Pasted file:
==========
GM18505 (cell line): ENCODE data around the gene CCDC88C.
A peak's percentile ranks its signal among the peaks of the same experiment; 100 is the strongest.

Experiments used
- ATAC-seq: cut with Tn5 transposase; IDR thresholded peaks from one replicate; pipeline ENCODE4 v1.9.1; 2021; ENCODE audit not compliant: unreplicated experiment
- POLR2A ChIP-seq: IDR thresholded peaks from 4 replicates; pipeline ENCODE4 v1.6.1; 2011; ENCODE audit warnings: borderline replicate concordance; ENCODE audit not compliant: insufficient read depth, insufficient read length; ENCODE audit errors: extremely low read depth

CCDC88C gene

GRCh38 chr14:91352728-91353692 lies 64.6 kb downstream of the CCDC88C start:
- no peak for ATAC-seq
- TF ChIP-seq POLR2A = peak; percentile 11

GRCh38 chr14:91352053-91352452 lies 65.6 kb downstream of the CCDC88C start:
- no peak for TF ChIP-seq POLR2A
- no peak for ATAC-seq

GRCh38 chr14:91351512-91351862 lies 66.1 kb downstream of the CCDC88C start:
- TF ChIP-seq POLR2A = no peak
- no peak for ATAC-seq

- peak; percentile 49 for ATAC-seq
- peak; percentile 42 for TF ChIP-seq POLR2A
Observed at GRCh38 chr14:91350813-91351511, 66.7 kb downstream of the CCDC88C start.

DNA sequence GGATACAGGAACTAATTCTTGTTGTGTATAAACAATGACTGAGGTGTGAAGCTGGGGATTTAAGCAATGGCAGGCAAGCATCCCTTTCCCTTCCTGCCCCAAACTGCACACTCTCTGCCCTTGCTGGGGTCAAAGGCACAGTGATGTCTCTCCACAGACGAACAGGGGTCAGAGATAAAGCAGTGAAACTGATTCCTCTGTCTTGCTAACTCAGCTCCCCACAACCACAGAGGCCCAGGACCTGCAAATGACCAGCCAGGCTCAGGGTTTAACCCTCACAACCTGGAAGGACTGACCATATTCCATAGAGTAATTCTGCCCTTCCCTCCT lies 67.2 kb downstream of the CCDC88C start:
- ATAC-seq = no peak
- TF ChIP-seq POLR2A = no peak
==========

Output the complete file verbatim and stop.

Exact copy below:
GM18505 (cell line): ENCODE data around the gene CCDC88C.
A peak's percentile ranks its signal among the peaks of the same experiment; 100 is the strongest.

Experiments used
- ATAC-seq: cut with Tn5 transposase; IDR thresholded peaks from one replicate; pipeline ENCODE4 v1.9.1; 2021; ENCODE audit not compliant: unreplicated experiment
- POLR2A ChIP-seq: IDR thresholded peaks from 4 replicates; pipeline ENCODE4 v1.6.1; 2011; ENCODE audit warnings: borderline replicate concordance; ENCODE audit not compliant: insufficient read depth, insufficient read length; ENCODE audit errors: extremely low read depth

CCDC88C gene

GRCh38 chr14:91352728-91353692 lies 64.6 kb downstream of the CCDC88C start:
- no peak for ATAC-seq
- TF ChIP-seq POLR2A = peak; percentile 11

GRCh38 chr14:91352053-91352452 lies 65.6 kb downstream of the CCDC88C start:
- no peak for TF ChIP-seq POLR2A
- no peak for ATAC-seq

GRCh38 chr14:91351512-91351862 lies 66.1 kb downstream of the CCDC88C start:
- TF ChIP-seq POLR2A = no peak
- no peak for ATAC-seq

- peak; percentile 49 for ATAC-seq
- peak; percentile 42 for TF ChIP-seq POLR2A
Observed at GRCh38 chr14:91350813-91351511, 66.7 kb downstream of the CCDC88C start.

DNA sequence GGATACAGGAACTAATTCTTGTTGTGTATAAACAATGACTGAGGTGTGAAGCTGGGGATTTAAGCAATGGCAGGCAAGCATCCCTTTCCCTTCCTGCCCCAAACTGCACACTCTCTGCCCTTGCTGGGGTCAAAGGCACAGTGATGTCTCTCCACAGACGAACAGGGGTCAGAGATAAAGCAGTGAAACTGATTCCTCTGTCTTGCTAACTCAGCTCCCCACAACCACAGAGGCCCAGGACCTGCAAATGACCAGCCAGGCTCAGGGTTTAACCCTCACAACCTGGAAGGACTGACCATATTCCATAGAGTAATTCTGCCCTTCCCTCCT lies 67.2 kb downstream of the CCDC88C start:
- ATAC-seq = no peak
- TF ChIP-seq POLR2A = no peak